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Alzheimer's Series: Coping With a Spouse's Diagnosis

KSMU's ongoing series on Alzheimer's is focusing on Dr. Bill Sunderwirth and his family. Dr. Bill was diagnosed with the disease a few months ago.

Karen Sunderwirth met her husband Bill in a rather unusual way. As a newly-divorced mom, in a new town, she discovered that she needed a physical exam to start a new nursing job. The doctor who gave her the exam was Bill Sunderwirth. It was the beginning of a long romance…

"He was very pleasant. He was an outgoing person. He was interesting to be around. He has a really good voice, and I always admired a good voice."

She smiles as she’s asked what still attracts her to him 42 years later. He aggravates her to death sometimes, she laughs, but then she gets serious…

"We still enjoy the same things. We like the same foods, we talk about things even though he repeats the same thing over a dozen times, I just try to direct it in another path so that he has more stimulation."

Not long ago, Dr. Bill was diagnosed with Alzheimer’s. He’s still in the early stages where the main symptoms are forgetfulness and repeating bits of conversation. And Karen is planning for down the road when the symptoms worsen. She’s suspected for some time that her husband might have Alzheimer’s and the fact that others in his family have the disease gave her even more reason to suspect that Dr. Bill might have the disease.She says it’s hard to accept the fact that someone you love has Alzheimer’s…

"The person that you knew that was there is not there anymore, and you have a disconnect. It's very hard to deal with it."

Karen Sunderwirth and her family have looked to the Alzheimer’s Association of Southwest Missouri for help, and what she’s learned there gives her some comfort. She plans to take part in programs and support groups that they offer…

"I think the support group is going to be monumental. I think anyone that's a caregiver where you are with someone 24 hours a day, you need somebody to talk to, you can relate. At least you dump your load, you know, and they do the same, so it's good."

Dr. Bill’s stepdaughter and Karen’s daughter Mary Reichard has attended some support group meetings where she says she learned the basics of the disease…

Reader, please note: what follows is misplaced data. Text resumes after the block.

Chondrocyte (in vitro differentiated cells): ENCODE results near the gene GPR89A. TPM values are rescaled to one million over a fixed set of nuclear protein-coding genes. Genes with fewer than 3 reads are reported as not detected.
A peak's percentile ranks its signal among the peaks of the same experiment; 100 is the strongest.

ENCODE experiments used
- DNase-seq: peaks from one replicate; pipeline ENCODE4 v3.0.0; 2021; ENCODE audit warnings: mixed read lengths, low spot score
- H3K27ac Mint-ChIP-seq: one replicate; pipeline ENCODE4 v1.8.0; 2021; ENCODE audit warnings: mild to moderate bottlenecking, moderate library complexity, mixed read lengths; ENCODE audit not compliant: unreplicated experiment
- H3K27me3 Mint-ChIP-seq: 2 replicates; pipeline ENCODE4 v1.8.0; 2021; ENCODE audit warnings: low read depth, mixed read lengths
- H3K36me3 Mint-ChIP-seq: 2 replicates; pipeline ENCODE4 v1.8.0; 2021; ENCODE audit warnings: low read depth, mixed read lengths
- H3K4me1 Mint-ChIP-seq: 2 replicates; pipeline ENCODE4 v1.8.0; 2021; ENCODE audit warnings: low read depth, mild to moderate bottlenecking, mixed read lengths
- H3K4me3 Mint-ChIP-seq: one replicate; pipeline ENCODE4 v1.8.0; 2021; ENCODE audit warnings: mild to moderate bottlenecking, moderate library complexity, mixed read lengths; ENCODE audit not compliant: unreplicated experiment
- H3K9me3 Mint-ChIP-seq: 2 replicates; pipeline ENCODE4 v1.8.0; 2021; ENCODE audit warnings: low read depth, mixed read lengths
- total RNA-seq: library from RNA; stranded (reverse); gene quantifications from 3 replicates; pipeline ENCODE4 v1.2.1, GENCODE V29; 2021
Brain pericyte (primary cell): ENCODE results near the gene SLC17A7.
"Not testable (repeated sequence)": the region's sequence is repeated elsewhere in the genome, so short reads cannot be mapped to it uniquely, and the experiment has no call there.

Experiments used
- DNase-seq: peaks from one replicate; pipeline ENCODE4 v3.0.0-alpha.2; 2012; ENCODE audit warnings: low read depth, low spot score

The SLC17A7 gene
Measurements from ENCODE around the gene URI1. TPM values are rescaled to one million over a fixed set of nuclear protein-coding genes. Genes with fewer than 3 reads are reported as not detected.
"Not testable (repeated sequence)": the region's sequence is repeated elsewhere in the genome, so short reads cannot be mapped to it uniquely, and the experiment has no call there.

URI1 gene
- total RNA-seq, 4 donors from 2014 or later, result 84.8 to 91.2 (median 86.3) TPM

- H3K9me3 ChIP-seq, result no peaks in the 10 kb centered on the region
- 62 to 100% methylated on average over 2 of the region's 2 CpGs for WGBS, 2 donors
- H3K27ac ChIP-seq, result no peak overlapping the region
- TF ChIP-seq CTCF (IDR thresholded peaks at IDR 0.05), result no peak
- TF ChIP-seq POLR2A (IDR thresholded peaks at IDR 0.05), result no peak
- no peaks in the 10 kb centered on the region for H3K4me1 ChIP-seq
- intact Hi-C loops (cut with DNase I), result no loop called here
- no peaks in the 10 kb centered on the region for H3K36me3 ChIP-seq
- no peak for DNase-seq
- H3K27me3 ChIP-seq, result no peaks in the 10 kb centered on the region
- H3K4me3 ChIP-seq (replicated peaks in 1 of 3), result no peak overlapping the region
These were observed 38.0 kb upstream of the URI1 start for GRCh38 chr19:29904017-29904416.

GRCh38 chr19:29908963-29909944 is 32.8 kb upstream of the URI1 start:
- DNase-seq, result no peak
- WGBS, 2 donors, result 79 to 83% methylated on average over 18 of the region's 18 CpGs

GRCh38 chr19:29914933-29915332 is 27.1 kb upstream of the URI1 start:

"It is a disease. It's not a mental disorder, so it's literally an undoing of the organic brain. It's not schizophrenia or bipolar or something like that."

And they learned what to expect as the disease progresses…

"You can't just say, 'go to the refrigerator and get the butter and the milk,' that's going to be too complicated. You have to go with them and say, 'let's go get the butter and the milk,' because, by the time they move the big box out of the way and get the milk, they'll forget what the second thing you asked was and not to become angry and look at it as an opportunity to cultivate patience."

As Karen anticipates the months and years ahead, one thing she’s concerned about is having time for herself. As any caregiver knows, being able to get away even for just a little while is important. But it’s hard for Karen to ask for help. Her daughter Mary says her mom will have to get used to doing so…

"Is it hard for you?"

"Yeah, because they're busy. They have a life of their own, and you feel like you're infringing on somebody else's life, and this can be a hard thing."

Karen Sunderwirth’s philosophy is “all you can do is the best you can do,” and when it gets to the point where her best isn’t good enough, she’ll make the best arrangements she can for her husband’s care. In the meantime, she tries hard to make life as fulfilling as possible for Dr. Bill…

"He likes people, so I try to make ice cream and have people over so that he has a good time, and I enjoy it. It's extra work, yes, but it's no more stressful than sitting around looking at each other, so I'd just rather do something, so I can do that."

And she has some advice for others caring for a spouse with Alzheimer's. She says you need to realize, though this is no longer the person you married, they still have priorities in your life, and, she says, you do the best you can.

For KSMU News, I'm Michele Skalicky.